With just a few taps, it’s now possible to volunteer anytime, anywhere. (Add it to the list of the million and one other things you do from your phone.) 50% of adults say they want to volunteer, but don’t feel like they have the time to do so. Digital volunteering solves this problem with flexible opportunities you can access on your phone, at your convenience.
Giving back no longer requires a day at the soup kitchen, and digital volunteering enables significant impact in just 5 or 10 minutes. Tech nonprofits are leading this movement, as many of them rely on remote volunteers to digitally deliver their services. From answering a high schooler’s burning career questions to get pumped up before a meeting (our co-founder Shannon swears by it!), to simply baking the habit of “doing good” into your everyday, the advantages of digital volunteering run deep.
You Can Volunteer From Anywhere
Gone are the days when volunteering required a spot on your G-Cal. Now, you can digitally volunteer from the bus, the waiting room, your favorite lunch spot, you name it. One such opportunity for impact is volunteering as an Ambassador for Objective Zero. When a veteran or active duty military personnel needs mental health support, they’re connected with Ambassadors on the Objective Zero mobile app. Connections happen through messaging, a phone call, or video chat within the app, so this act of support can happen anywhere. Flexibility is one of the many benefits of volunteering from your phone.
A Little Time Makes an Impact
Contrary to popular belief, it’s not laziness, but lack of free time that prevents people from volunteering. We get it… you’re busy. But lucky for you, you can digitally volunteer whenever and make a difference in just a few minutes. Take Crisis Text Line, the 24/7 support line for people in crisis. You can serve as a counselor and text with individuals who are experiencing a crisis, to take them from “a hot moment to a cool calm.” Most of these texting conversations take place at night, so it’s a great opportunity for folks who are too busy to volunteer during the day.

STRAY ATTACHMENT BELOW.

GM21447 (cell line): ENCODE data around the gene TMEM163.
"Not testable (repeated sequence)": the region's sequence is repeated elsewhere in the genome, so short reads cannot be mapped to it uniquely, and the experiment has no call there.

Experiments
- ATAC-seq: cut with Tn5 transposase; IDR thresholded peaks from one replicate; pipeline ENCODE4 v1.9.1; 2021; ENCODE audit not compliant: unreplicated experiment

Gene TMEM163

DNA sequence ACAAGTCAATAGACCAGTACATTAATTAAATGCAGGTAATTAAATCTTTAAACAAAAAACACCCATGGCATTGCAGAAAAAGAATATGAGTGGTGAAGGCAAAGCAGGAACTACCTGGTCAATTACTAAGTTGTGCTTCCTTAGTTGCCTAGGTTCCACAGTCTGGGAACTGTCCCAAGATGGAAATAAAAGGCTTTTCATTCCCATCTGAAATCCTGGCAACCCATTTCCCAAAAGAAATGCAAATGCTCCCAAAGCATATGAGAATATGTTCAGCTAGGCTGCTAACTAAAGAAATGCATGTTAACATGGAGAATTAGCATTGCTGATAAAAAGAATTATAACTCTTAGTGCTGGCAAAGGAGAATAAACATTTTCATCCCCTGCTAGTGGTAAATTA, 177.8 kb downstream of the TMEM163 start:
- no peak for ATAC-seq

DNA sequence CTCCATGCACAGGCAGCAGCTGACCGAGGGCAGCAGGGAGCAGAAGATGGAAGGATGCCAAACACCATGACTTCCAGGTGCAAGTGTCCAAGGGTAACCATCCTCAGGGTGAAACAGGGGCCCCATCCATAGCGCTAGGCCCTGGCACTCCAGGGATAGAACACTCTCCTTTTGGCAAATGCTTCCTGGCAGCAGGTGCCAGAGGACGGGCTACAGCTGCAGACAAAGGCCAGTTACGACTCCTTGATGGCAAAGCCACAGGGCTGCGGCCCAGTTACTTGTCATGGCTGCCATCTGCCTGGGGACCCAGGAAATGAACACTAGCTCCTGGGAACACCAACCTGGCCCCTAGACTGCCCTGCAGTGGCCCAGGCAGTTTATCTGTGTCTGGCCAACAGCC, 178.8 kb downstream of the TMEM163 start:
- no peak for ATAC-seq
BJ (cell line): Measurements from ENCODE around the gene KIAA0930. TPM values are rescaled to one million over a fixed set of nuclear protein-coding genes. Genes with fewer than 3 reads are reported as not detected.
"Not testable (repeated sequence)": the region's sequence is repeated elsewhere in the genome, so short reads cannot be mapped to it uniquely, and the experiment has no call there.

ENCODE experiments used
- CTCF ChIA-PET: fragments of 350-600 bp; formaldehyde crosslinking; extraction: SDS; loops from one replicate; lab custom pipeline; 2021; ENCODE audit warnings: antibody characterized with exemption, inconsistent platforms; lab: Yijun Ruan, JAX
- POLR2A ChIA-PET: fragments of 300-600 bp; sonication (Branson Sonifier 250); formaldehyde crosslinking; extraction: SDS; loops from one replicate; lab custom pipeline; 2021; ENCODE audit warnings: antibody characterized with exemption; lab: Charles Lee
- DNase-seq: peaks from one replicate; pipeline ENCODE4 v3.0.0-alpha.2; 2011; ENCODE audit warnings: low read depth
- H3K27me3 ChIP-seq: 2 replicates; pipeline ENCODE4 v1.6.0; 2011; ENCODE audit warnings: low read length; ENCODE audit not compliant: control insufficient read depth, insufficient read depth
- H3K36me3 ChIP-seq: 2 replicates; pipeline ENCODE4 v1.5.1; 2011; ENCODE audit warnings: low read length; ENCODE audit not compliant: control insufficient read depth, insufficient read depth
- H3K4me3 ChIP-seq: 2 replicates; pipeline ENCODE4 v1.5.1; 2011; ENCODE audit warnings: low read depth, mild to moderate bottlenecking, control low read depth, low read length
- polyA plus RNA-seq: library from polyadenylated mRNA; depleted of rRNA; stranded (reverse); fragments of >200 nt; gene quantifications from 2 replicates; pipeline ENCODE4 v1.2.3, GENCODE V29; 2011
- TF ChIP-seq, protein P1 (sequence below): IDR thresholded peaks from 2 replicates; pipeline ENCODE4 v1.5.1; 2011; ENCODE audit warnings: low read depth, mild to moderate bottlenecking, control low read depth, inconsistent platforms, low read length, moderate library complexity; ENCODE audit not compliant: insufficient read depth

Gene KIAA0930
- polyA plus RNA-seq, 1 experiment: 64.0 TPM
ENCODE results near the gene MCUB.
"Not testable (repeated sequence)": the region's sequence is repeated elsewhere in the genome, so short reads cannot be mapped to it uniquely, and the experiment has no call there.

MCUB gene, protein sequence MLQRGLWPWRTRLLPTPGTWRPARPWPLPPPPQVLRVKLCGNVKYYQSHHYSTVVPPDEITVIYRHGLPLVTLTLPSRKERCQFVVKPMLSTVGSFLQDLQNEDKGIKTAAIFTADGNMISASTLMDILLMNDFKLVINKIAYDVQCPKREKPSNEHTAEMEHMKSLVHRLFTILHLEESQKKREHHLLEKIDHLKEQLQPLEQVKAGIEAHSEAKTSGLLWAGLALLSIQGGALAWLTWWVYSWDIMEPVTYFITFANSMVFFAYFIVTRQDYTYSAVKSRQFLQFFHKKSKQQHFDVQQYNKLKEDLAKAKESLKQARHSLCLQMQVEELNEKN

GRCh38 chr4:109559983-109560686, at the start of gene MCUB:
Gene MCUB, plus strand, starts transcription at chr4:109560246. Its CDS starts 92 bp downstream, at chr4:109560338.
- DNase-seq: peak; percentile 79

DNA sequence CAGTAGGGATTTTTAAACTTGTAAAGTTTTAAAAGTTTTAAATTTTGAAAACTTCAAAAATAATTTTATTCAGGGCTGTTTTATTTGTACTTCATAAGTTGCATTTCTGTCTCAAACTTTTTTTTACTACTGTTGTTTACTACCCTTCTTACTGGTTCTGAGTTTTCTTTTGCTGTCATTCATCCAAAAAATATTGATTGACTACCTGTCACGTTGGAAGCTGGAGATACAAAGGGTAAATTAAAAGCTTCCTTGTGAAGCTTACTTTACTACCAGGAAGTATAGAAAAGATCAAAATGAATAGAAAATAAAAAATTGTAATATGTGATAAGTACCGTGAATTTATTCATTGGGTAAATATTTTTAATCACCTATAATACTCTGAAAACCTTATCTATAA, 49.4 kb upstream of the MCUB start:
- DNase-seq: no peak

“Volunteer for the Job You Want”
While this shouldn’t be a surprise, employers look favorably upon those who give back. In fact, 60% of hiring managers view volunteering as a value add when making recruiting decisions, and 82% said they’d be more likely to choose a candidate with volunteer experience on their resume. Let’s go ahead and add professional development to our growing list of the benefits of volunteering digitally. Get that edge by digitally volunteering with CareerVillage, where you’ll give career advice to low-income high schoolers, who on average, only get 5 minutes a year with a guidance counselor. By connecting your LinkedIn, CareerVillage matches you with students asking questions that are relevant to your professional background.
Don’t Leave Pro-bono Volunteer Benefits on the Table
22% of U.S. companies offer time off for volunteering. If you work for one of these companies, you can maximize those hours with digital volunteering. For example, as a MindRight coach, you’ll provide remote mental health support for inner-city youth. MindRight coaches connect with young people over text, providing proactive mental health support on both good days and bad. This service is critical for helping teens develop healthy coping skills in the face of trauma, and de-stigmatizing talking about your emotions in general. SMS coaching isn’t time consuming, but becoming a MindRight coach does require training. Consider it a perfect opportunity to make good use of your VTO.
Perfect Existing Skills or Learn New Ones
73% of adults consider themselves lifelong learners, and there may be no better way to nurture a budding skill than through giving back. Skills-based volunteering is good for the brain, and can strengthen latent skills.
If you’re bilingual, volunteering as a translator for Tarjimly may be just what you need to sharpen your language skills. Tarjimly is a translation app that enables the world’s 3 Billion bilinguals to translate for the 25 Million refugees right on an app. One standout example occurred when a woman in Los Angeles facilitated translations between an NGO and the Turkish Coast Guard during a refugee rescue operation in the Mediterranean.
Or, if you’re a working professional, consider volunteering as a peer counselor for Empower Work, the chatline for workplace issues. Employees across the country use the service to get support with issues at work. As a peer counselor, you can help employees figure out their next steps. Volunteers improve their skills in active listening, management, and workplace dynamics.
Like many, you may be in the habit of scrolling through Insta on way to work. Consider channeling that energy and free time into digital volunteering by downloading one of the tech nonprofit apps. The benefits of volunteering digitally run deep, and we guarantee that you’ll feel so good about making meaningful use of your idle phone time.